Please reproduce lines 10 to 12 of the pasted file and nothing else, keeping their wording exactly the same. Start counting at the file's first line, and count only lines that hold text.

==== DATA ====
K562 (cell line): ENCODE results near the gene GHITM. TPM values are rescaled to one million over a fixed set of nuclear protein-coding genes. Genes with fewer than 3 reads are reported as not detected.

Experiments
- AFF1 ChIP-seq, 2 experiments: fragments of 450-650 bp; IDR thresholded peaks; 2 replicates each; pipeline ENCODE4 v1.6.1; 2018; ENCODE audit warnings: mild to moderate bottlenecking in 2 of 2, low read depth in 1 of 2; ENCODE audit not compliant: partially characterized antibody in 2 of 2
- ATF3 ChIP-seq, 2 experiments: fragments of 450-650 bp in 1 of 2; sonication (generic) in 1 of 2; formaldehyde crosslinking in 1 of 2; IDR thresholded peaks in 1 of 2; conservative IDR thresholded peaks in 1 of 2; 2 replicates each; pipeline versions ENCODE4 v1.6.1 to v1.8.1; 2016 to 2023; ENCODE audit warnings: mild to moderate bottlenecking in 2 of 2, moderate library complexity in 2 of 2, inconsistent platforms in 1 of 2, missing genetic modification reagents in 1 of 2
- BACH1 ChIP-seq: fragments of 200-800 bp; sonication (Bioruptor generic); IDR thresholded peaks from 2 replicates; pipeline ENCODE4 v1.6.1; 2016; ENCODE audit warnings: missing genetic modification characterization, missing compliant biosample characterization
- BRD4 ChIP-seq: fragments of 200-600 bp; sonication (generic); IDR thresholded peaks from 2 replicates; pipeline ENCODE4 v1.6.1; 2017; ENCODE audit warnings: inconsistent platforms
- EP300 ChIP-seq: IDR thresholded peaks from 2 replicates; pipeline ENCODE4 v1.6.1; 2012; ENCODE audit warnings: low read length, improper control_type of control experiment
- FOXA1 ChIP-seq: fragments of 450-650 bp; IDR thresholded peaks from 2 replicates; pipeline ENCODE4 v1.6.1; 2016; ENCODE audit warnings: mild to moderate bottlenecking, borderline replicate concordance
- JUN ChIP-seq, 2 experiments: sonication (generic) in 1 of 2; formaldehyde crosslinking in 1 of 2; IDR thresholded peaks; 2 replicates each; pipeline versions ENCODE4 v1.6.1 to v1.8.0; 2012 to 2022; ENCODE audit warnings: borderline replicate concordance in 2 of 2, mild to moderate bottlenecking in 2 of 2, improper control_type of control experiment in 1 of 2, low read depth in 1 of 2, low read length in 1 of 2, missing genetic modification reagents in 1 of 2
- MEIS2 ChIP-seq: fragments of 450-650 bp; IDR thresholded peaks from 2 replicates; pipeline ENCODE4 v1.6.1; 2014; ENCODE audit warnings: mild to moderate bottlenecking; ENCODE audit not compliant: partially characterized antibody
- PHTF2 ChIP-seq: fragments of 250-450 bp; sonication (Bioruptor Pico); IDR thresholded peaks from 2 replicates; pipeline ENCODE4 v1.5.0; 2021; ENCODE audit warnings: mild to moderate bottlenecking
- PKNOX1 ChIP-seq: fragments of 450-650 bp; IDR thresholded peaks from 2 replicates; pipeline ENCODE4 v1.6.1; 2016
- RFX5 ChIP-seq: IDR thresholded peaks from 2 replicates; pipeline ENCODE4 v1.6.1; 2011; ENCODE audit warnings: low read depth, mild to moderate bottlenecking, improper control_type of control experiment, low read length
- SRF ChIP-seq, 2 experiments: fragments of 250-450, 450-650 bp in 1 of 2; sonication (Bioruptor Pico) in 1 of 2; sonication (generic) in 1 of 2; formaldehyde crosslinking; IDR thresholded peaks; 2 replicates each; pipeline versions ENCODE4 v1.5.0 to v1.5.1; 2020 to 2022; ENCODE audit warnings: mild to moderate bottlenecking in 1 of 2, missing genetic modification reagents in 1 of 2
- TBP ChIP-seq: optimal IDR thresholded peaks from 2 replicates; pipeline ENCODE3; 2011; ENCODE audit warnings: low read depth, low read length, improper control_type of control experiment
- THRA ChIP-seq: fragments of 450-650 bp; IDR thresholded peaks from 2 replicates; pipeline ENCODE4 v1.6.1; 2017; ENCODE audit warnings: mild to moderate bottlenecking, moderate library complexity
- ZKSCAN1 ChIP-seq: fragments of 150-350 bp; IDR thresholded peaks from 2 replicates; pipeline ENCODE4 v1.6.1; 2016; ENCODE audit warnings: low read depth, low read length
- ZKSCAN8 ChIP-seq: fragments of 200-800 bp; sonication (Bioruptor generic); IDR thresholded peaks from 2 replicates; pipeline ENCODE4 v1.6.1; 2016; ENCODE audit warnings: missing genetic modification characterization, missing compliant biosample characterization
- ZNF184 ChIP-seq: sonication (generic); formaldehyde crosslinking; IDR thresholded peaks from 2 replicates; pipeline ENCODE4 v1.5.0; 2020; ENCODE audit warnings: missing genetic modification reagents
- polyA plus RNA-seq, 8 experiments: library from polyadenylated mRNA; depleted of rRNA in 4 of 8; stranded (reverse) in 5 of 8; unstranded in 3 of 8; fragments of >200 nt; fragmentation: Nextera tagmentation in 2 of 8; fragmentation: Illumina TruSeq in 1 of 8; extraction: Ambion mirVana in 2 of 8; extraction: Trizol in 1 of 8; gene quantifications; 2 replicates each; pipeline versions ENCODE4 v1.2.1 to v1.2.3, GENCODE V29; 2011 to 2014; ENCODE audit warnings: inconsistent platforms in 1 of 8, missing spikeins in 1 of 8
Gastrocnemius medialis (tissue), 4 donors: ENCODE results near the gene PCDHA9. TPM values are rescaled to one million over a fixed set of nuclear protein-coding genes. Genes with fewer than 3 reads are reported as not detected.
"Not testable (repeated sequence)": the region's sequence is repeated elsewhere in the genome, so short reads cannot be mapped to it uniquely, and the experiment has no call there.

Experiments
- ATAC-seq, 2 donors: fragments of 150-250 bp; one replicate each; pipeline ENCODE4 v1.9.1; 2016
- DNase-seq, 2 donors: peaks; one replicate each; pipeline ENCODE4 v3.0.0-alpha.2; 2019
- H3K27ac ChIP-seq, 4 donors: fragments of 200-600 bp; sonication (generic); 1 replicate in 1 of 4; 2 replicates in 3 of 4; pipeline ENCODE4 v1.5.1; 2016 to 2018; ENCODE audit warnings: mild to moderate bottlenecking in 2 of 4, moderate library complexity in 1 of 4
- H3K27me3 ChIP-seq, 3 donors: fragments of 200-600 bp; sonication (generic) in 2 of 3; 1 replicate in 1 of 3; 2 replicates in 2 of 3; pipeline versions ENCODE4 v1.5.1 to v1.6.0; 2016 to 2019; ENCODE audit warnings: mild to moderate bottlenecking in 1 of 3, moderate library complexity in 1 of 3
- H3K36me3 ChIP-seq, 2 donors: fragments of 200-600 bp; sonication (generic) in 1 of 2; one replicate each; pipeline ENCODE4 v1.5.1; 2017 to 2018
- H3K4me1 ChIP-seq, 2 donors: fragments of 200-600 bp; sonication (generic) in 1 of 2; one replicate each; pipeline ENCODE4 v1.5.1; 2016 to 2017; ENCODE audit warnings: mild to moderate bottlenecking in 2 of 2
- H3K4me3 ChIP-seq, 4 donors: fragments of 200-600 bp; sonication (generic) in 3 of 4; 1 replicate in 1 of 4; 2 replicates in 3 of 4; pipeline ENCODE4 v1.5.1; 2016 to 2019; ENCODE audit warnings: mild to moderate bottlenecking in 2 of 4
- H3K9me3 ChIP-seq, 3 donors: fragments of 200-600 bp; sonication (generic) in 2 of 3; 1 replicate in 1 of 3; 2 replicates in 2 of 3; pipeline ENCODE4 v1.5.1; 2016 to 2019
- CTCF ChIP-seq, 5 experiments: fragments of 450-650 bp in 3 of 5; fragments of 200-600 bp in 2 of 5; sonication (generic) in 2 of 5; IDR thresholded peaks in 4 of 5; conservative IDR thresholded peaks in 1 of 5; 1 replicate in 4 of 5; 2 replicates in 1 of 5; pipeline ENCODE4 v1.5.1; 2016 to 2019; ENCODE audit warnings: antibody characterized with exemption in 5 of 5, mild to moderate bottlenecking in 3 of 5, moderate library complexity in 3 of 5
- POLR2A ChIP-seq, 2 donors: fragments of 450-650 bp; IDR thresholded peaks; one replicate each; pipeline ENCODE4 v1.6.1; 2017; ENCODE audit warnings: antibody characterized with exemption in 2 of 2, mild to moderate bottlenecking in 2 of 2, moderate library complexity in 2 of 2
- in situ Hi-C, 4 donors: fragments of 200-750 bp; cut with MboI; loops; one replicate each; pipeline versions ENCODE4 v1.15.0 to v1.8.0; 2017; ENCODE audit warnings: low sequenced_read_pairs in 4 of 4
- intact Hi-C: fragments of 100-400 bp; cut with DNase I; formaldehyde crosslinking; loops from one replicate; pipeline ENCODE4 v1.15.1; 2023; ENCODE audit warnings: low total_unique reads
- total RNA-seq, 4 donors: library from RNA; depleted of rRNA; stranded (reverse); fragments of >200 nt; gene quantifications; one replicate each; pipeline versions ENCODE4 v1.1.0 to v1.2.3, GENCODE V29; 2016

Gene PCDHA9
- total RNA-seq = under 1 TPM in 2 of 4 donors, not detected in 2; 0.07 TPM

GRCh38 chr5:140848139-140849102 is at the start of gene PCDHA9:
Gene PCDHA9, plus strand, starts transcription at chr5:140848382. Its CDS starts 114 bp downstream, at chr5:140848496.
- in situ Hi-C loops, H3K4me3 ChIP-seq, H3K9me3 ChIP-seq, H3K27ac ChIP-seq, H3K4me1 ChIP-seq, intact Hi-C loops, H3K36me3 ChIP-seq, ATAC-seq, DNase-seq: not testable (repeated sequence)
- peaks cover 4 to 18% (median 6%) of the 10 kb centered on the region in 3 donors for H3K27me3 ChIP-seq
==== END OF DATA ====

- MEIS2 ChIP-seq: fragments of 450-650 bp; IDR thresholded peaks from 2 replicates; pipeline ENCODE4 v1.6.1; 2014; ENCODE audit warnings: mild to moderate bottlenecking; ENCODE audit not compliant: partially characterized antibody
- PHTF2 ChIP-seq: fragments of 250-450 bp; sonication (Bioruptor Pico); IDR thresholded peaks from 2 replicates; pipeline ENCODE4 v1.5.0; 2021; ENCODE audit warnings: mild to moderate bottlenecking
- PKNOX1 ChIP-seq: fragments of 450-650 bp; IDR thresholded peaks from 2 replicates; pipeline ENCODE4 v1.6.1; 2016